The Beating the Odds Foundation partnered with NASA for its annual event Wednesday, May 9, 2018 at Goddard Space Flight Center, Greenbelt, MD. This year’s research challenge focused on the James Webb Space Telescope.
Beating the Odds Foundation and NASA formed this partnership in 2013 because of similar goals and values. The focus of every challenge sponsored by NASA and the Beating the Odds Foundation is designed to introduce students to NASA; its wide range of career opportunities, many of which are STEM (science, technology, engineering, & math) focused; and to experience how NASA achieves success by studying a current mission challenge.
145 middle/ high school students and 33 teachers and administrators participated in the QBOL/NASA Research Challenge and event. Seven school districts representing four counties (Blair, Chester, Fayette, and Greene) in Pennsylvania and students all the way from Fresno, California (Learn4Life public charter school network) were represented at the event.
The day of event included a morning session where presenters from NASA spoke to the group followed by student presentations on the James Webb Telescope Research Challenge. George Morrow, Deputy Director, NASA’s Goddard Space Flight Center gave opening remarks. Dr. Eric Smith, Lead Webb Program Scientist, Chief Scientist, Science Mission Directorate Astrophysics Division at NASA Headquarters spoke to the students not only about his work on the James Webb Space Telescope, but also how he got to where he is in his career today. He went to elementary school in Altoona, PA, which was close to heart for many of the students in attendance. Dr. Smith related to the students by showing his career through the Five Stepping Stones to Success. He told the students they should aim really high with their goals just like NASA did with James Webb Space Telescope. The goals for Webb are very audacious. He told the students they will go on to do many incredible things but “it’s the people you’ll remember in the end.” At one point, there were 2,000 people around the world working on the James Webb Space Telescope. He told the students their plan may not be a direct one but the important thing to keep in mind is it’s ok if it’s not a straight line. He concluded by asking the students to make their future amazing.
Dr. Amber Straughn, Astrophysicist, Associated Director, Astrophysics Science Division and Deputy Project Scientist for Webb Science Communications at NASA’s Goddard Space Flight Center, told the students that she grew up in a tiny, rural town in Arkansas, and while she didn’t have many opportunities, the one thing she did have was the beautiful, dark sky to admire at night. She knew from the time she was a little girl that she wanted to study the universe. She told the students their dreams are never too big. She advised the students to find trailblazers in the field they want to go into. She said her story didn’t happen by accident, it took a lot of hard work and realistic goals. She said you can’t do it by yourself and told the students to seek out mentors who can help them. She explained to students the importance of being aware of their natural strengths and weaknesses, play on the strengths, work on the weaknesses, but focus mainly on the strengths. She told students that it’s a myth that scientists sit and work alone. She said the world’s best scientists work in teams to make their discoveries and that most successful people are really good at working in teams. She told the students that no matter what they like to do there is probably a role for them at NASA. NASA believes in diverse teams. While Dr. Straughn knew from the time she was a little girl what she wanted to do, she said it’s ok if you don’t know right away. She said find out what it is that you’re passionate about and do the extra stuff. Take the opportunities that come your way. It can become a stepping stone to the next thing. She told the students that failure is ok. We all fail. She said they don’t give up at NASA. They find ways to fix things. Dr. Straughn told a story of how she had to drop a chemistry class in college and went on to say that NASA builds failures into their programs. She concluded her inspirational message with “Keep looking forward and focus on the things that inspire you.”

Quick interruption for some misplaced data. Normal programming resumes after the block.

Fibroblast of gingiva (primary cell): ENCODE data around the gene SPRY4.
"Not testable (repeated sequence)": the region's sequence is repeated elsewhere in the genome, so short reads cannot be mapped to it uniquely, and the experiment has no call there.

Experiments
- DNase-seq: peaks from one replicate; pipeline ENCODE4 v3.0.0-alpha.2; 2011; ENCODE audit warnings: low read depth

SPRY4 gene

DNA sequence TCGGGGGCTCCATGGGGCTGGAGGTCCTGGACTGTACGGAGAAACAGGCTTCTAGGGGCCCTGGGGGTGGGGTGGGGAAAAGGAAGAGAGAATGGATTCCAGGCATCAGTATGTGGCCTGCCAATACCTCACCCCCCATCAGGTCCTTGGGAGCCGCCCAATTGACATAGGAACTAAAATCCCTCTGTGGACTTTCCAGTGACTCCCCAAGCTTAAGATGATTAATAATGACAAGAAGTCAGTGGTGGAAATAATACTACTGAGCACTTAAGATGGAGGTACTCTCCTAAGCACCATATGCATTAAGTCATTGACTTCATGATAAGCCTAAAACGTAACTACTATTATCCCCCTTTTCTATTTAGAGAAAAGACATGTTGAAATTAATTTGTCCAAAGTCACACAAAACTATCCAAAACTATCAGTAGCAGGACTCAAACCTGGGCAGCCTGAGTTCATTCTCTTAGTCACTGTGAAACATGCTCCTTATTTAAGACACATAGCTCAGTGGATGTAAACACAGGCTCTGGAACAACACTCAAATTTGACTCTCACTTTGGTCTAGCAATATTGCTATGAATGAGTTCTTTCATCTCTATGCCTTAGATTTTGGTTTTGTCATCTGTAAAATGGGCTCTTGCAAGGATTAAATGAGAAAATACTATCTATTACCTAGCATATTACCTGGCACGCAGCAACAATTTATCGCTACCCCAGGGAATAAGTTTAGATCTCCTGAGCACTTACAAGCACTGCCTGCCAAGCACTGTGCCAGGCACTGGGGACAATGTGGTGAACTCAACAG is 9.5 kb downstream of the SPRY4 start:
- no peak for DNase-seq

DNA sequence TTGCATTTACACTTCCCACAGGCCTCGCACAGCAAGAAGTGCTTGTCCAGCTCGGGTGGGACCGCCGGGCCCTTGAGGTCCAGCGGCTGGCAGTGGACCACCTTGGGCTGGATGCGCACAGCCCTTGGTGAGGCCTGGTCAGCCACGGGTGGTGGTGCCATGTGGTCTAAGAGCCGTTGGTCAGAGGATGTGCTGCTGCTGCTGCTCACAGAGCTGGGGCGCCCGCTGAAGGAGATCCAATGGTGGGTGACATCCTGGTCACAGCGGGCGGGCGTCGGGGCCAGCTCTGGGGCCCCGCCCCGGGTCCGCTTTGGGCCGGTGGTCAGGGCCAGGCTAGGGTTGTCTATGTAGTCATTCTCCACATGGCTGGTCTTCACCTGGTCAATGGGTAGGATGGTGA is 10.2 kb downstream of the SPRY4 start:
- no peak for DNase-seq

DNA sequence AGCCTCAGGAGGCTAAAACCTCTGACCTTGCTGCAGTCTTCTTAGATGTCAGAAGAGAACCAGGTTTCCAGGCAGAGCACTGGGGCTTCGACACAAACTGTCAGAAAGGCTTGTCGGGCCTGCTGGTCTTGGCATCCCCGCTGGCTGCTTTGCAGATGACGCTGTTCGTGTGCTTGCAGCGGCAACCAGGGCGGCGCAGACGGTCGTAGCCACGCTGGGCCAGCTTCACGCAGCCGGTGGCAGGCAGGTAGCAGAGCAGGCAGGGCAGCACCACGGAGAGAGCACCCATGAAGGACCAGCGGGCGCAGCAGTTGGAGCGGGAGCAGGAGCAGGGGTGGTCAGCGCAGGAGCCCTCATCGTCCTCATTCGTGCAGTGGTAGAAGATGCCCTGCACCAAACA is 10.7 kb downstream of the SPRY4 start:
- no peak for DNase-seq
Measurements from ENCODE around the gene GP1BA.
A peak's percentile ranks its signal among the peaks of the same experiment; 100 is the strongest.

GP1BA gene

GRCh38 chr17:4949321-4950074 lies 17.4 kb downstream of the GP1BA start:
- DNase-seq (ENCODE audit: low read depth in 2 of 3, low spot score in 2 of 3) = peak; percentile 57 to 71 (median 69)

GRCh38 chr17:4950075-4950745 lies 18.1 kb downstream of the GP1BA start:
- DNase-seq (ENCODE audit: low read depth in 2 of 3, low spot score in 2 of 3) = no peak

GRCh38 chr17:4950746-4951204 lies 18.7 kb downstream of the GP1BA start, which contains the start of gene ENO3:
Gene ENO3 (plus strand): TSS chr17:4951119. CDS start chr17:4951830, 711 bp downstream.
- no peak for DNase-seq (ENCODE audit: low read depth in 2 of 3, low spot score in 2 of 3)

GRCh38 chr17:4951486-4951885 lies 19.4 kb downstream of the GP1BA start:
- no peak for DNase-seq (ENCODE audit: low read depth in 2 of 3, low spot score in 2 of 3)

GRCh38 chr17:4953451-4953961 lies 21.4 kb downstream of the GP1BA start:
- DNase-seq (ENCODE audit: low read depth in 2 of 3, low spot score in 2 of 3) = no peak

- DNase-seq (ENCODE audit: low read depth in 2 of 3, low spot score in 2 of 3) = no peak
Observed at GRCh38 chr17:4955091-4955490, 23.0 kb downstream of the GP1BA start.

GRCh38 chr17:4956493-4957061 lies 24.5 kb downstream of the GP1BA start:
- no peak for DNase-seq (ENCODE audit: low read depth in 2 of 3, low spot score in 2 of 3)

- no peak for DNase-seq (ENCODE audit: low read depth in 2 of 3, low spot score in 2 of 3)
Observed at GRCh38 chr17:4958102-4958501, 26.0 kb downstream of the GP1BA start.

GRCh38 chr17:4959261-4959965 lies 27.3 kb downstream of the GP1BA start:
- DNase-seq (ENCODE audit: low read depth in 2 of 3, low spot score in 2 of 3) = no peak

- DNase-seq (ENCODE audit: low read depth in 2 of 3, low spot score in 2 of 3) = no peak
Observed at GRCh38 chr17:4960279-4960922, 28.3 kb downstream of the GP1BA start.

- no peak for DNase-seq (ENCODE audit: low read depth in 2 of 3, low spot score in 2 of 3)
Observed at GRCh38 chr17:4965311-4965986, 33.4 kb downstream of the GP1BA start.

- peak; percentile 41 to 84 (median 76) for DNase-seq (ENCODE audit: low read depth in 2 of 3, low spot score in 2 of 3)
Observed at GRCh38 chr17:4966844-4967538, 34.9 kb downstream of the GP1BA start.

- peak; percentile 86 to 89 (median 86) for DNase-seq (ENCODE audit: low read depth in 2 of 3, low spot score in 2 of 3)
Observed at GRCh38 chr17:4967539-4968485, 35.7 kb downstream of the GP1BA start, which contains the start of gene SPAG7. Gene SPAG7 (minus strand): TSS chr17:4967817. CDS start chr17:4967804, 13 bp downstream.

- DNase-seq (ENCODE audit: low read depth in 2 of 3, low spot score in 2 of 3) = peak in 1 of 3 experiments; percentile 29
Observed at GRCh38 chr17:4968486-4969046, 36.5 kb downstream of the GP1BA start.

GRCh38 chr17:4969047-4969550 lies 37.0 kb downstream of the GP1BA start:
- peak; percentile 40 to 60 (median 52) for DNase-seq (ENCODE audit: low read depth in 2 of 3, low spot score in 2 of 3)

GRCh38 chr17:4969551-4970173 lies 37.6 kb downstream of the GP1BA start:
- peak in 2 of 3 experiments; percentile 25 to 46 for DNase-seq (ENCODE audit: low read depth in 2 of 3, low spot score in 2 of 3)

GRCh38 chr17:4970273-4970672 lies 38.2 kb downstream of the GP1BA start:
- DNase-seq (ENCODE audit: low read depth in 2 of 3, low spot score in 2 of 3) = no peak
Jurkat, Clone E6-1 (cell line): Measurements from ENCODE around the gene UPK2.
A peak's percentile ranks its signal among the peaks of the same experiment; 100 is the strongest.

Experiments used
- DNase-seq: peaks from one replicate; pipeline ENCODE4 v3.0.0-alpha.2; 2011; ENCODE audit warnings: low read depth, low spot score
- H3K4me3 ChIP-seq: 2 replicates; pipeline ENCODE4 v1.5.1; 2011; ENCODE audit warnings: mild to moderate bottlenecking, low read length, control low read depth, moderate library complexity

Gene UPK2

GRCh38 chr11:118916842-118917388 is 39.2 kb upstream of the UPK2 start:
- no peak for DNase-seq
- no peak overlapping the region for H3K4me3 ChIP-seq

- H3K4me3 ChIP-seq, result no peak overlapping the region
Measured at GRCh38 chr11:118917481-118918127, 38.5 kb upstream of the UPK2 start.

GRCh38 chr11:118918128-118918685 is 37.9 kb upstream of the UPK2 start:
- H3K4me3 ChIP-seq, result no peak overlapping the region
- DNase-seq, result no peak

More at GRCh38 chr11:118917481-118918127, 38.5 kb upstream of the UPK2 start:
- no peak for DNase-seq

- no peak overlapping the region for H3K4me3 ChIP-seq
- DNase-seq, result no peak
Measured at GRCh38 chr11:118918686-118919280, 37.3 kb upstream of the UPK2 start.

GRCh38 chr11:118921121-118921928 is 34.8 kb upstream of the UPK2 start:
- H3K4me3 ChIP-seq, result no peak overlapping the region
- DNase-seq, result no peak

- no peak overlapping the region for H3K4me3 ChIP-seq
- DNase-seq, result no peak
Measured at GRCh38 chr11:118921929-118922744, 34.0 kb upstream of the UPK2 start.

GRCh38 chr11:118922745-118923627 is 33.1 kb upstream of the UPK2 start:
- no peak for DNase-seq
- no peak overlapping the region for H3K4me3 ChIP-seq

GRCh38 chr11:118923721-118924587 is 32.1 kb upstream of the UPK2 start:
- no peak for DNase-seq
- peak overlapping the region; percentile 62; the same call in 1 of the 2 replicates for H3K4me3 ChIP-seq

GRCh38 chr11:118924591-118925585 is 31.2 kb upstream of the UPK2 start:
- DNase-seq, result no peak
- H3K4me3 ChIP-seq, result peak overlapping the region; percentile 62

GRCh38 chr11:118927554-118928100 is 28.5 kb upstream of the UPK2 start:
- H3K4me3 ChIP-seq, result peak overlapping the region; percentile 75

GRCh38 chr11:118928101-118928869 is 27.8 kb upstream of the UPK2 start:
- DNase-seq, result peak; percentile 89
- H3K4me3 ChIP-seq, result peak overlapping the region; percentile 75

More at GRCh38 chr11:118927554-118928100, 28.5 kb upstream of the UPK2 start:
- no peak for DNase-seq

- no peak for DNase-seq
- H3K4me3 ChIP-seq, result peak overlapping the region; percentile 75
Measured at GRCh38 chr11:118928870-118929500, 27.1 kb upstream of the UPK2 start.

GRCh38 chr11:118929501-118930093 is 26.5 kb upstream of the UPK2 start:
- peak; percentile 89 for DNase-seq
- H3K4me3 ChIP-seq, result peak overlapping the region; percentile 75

Student presenters, representing their team and school, got up on stage and shared their report on the James Webb Space Telescope Research Challenge. Student teams were from Bellwood-Antis Middle School, Hollidaysburg Area Jr High School, Laurel Highlands Middle School, Carmichaels Area High School, Scott Middle School, Great Valley Middle/High School, and Learn4Life.
After lunch, students had the unique opportunity to tour Goddard. Students made stops at the Hyperwall where they had the pleasure to listen to Dr. John Mather, Nobel Prize in Physics 2006. Students also got to meet and listen to people who control Hubble Space Telescope and learn about the tools that were needed to service Hubble and got to see the control rooms where mission operations staff manage Hubble’s daily operations and troubleshoot any problems that may arise. Students visited the Earth Observing System (EOS) Mission Control Center, where they saw where and how NASA Goddard Space Flight Center controls several Earth-observing satellites. Students also made a stop at the visitor center where Goddard’s innovative and exciting work in Earth science, astrophysics, heliophysics, planetary science, engineering, communications and technology development is demonstrated via numerous interactive and stationary exhibits and displays.